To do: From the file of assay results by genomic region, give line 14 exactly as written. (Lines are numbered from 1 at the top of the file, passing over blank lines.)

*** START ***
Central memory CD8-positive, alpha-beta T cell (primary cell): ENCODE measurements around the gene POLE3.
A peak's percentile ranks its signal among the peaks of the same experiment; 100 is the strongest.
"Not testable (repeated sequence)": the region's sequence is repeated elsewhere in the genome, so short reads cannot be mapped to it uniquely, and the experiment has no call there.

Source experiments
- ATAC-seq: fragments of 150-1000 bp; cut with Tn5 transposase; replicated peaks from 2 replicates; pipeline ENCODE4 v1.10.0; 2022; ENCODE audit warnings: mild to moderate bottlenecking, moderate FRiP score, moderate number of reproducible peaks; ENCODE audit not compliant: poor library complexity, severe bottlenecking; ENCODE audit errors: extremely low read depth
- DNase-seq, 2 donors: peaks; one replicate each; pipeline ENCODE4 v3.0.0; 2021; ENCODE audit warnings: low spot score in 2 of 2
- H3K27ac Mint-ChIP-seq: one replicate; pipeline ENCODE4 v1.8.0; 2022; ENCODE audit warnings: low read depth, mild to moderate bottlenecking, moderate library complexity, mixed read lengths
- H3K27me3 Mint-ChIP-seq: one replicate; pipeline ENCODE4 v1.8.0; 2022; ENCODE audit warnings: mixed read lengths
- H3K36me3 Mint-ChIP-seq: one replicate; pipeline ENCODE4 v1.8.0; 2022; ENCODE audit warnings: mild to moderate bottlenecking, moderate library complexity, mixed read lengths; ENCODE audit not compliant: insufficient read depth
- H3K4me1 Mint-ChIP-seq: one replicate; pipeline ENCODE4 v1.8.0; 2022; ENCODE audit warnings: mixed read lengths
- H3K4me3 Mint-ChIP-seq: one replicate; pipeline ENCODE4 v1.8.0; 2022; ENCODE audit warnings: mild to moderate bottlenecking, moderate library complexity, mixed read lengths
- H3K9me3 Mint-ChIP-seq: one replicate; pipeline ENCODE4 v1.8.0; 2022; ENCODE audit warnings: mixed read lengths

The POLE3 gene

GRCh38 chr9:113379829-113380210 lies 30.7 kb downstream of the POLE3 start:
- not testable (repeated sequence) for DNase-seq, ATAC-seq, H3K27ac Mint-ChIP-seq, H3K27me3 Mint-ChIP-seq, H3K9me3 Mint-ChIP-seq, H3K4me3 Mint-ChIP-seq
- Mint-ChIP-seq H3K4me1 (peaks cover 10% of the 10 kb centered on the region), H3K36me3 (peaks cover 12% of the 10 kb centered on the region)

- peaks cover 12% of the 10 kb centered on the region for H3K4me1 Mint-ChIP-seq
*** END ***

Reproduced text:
GRCh38 chr9:113379829-113380210 lies 30.7 kb downstream of the POLE3 start: